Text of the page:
I’m at a loss as to what could be the source of the condensation on the midbeam other than maybe the chimney since the laminated beam that is dripping runs through the edge of the chimney. Without tearing out a lot of ceiling drywall I’m not sure if they put any type of cross ventillation on the rafters below and between the chimney and skylight as those would be dead air spaces. Additionally, the drips are coming down 25’ in either direction of the chimney and based on my 4’ level at the ends the water would have to defy gravity for the chimney to be the source.

I’ve called some other roofers and contractors to come give second opinions but was wondering if any of you have come across something like this before? If so I’m open to any ideas to remedy the situation.


#2

First off is this a catheral ceiling? If so are there baffles installed? If not thats one problem. Insulation is your main problem. Its the lack of it that is normally the problem. SInce there is not alot of roof going with a spray insulation with a high R value would fix it but you would have to remove all the drywall. Did you put new windows in the home? You said can do you have can vents on the roof also to go along with the ridge vent? Email or post some pictures of the room so i can get an idea of whats going on. Please answer my questions. Yes i have seen attics rain like a rain forest before.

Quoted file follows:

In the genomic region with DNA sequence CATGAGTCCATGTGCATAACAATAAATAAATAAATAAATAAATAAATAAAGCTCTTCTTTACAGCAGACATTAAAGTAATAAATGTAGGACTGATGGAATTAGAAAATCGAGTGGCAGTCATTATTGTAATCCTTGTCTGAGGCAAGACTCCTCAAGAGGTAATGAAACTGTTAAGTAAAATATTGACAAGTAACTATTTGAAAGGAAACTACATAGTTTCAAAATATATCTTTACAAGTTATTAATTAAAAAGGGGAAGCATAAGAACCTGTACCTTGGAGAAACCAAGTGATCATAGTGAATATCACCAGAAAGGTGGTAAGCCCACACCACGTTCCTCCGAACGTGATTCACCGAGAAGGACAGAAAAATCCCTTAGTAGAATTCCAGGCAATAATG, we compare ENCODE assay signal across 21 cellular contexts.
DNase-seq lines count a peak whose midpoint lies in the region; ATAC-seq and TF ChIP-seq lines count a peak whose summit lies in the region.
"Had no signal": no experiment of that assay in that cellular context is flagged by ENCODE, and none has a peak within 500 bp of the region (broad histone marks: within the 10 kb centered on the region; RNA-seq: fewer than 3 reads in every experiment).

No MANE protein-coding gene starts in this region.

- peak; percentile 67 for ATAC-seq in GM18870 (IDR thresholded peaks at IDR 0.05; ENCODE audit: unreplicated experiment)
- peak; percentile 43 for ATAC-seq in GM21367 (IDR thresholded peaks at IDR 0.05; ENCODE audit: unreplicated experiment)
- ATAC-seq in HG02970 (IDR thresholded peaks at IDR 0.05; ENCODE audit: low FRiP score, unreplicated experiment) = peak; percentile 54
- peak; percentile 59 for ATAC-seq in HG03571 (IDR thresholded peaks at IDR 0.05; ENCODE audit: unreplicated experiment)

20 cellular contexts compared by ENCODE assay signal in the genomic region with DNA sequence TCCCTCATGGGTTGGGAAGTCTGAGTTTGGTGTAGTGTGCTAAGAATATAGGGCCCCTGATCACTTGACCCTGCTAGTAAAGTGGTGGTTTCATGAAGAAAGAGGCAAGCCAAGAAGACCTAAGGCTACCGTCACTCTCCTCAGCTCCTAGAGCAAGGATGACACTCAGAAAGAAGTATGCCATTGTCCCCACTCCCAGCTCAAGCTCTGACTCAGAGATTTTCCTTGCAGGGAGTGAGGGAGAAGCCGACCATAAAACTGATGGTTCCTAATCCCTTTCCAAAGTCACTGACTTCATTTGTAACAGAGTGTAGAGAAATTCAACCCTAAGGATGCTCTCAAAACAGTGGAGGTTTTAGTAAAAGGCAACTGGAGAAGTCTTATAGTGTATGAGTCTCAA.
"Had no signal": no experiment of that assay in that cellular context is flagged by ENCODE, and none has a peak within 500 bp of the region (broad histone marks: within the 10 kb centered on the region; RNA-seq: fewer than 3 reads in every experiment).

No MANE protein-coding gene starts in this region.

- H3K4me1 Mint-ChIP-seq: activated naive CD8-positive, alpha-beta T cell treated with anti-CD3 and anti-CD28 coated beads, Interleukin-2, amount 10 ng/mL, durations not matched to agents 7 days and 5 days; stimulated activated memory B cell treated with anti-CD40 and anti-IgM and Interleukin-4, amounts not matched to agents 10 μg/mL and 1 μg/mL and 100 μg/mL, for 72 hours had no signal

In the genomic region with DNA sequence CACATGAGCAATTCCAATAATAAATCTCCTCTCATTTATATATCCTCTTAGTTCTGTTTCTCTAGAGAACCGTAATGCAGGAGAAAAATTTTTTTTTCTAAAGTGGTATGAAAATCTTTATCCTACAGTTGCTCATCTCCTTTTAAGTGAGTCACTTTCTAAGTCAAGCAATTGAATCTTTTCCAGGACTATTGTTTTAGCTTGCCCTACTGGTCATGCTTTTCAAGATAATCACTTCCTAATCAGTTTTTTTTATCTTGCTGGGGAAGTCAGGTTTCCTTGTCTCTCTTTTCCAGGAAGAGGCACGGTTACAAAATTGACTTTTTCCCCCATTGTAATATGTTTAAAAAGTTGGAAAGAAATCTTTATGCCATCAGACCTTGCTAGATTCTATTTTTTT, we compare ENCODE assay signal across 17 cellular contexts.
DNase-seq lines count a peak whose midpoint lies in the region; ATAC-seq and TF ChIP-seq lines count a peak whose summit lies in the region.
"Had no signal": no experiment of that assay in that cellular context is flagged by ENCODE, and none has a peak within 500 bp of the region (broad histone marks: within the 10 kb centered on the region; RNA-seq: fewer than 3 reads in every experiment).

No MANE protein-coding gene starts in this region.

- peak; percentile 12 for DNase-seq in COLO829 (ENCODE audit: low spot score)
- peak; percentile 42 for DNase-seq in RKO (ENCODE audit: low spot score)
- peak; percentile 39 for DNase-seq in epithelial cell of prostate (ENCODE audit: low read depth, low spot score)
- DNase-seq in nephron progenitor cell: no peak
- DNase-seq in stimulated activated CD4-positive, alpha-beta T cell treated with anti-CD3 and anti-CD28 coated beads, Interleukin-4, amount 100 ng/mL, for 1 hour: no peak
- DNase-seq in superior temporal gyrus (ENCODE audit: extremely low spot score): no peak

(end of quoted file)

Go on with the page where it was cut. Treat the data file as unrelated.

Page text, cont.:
#3

I’ll try to attach some pics after work today. The cans that I was referring to were the cans for the recessed lighting. They had mount holes in them and were not the sealed type.

I forgot to post some other info. I have electric heat, and the insulation is 6-8" thick. I’ve never seen blocks of styrofoam used as insulation before and am not sure what type of R value it will provide.

You mentioned spray insulation as a possible solution. Once the drywall, vapor barrier, and insulation is removed would they be spraying the underside of the roof deck? Would I have to use another type of insulation instead of the styrofoam when it’s put back together?

I’m not sure whether this is a cathedral ceiling or not but hopefully the pictures will help. Thanks.


#4

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No new windows were put in, they are original from 1979. There are no baffles that I could see. The first roofer that came by today referred me to a spray in insulation guy too. Any idea what I should be looking for from them?


#5

You need a cold roof.
Another roof built over your existing roof with an airspace for ventilation.
You can also add insulation when you do this.


#6

Yea axiom your right i forgot about that. It is the best way to do ir if installed correctly.